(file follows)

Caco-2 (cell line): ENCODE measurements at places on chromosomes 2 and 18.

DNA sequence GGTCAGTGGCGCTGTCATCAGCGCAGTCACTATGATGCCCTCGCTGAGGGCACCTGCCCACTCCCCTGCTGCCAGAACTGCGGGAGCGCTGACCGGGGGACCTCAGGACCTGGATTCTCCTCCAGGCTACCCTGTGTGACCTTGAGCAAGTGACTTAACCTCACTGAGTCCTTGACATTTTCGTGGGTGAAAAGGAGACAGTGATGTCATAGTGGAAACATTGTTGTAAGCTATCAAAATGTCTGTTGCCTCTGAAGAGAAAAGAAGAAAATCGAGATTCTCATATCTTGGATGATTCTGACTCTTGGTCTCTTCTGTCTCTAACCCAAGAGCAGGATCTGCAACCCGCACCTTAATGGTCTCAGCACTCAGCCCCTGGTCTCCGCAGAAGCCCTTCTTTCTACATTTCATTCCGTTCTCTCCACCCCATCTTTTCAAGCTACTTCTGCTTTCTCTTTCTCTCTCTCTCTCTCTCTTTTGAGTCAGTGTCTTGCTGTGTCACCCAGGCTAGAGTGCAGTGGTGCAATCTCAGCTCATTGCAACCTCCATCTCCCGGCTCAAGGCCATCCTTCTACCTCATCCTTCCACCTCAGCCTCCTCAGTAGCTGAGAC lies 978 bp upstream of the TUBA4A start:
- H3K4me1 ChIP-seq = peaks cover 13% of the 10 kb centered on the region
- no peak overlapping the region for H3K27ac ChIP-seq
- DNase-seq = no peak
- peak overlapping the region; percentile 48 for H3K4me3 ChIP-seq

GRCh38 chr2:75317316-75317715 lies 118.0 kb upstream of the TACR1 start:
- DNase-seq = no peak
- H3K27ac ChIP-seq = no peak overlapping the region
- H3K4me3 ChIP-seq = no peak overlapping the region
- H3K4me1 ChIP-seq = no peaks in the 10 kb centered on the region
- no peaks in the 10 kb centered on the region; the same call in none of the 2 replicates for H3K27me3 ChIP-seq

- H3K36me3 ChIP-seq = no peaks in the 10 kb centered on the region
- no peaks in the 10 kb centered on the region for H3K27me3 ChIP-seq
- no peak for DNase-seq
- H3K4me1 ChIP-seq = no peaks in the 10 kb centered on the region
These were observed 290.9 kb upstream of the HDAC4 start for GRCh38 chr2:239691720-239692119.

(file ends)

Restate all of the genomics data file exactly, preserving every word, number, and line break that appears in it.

Caco-2 (cell line): ENCODE measurements at places on chromosomes 2 and 18.

DNA sequence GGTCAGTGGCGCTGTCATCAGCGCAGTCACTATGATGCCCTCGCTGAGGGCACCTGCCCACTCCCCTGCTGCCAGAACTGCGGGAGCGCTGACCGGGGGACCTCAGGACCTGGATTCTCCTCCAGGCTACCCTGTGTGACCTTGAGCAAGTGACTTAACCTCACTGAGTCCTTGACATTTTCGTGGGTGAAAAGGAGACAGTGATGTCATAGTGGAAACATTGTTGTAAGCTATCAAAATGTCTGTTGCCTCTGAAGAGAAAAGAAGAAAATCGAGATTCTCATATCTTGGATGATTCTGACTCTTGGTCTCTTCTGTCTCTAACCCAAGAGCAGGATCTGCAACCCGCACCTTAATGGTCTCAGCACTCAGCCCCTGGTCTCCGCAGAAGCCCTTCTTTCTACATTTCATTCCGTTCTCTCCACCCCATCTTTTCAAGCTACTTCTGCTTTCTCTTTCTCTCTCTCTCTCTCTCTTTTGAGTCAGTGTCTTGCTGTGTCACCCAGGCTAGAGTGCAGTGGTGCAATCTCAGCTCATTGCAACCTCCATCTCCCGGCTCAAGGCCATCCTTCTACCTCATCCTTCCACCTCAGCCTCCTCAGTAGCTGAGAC lies 978 bp upstream of the TUBA4A start:
- H3K4me1 ChIP-seq = peaks cover 13% of the 10 kb centered on the region
- no peak overlapping the region for H3K27ac ChIP-seq
- DNase-seq = no peak
- peak overlapping the region; percentile 48 for H3K4me3 ChIP-seq

GRCh38 chr2:75317316-75317715 lies 118.0 kb upstream of the TACR1 start:
- DNase-seq = no peak
- H3K27ac ChIP-seq = no peak overlapping the region
- H3K4me3 ChIP-seq = no peak overlapping the region
- H3K4me1 ChIP-seq = no peaks in the 10 kb centered on the region
- no peaks in the 10 kb centered on the region; the same call in none of the 2 replicates for H3K27me3 ChIP-seq

- H3K36me3 ChIP-seq = no peaks in the 10 kb centered on the region
- no peaks in the 10 kb centered on the region for H3K27me3 ChIP-seq
- no peak for DNase-seq
- H3K4me1 ChIP-seq = no peaks in the 10 kb centered on the region
These were observed 290.9 kb upstream of the HDAC4 start for GRCh38 chr2:239691720-239692119.